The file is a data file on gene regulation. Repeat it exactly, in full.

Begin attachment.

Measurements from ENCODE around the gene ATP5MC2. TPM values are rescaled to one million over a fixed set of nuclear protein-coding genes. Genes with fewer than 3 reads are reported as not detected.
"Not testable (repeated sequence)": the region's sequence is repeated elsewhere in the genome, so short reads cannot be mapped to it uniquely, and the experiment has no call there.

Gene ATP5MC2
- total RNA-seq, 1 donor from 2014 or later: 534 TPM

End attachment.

Measurements from ENCODE around the gene ATP5MC2. TPM values are rescaled to one million over a fixed set of nuclear protein-coding genes. Genes with fewer than 3 reads are reported as not detected.
"Not testable (repeated sequence)": the region's sequence is repeated elsewhere in the genome, so short reads cannot be mapped to it uniquely, and the experiment has no call there.

Gene ATP5MC2
- total RNA-seq, 1 donor from 2014 or later: 534 TPM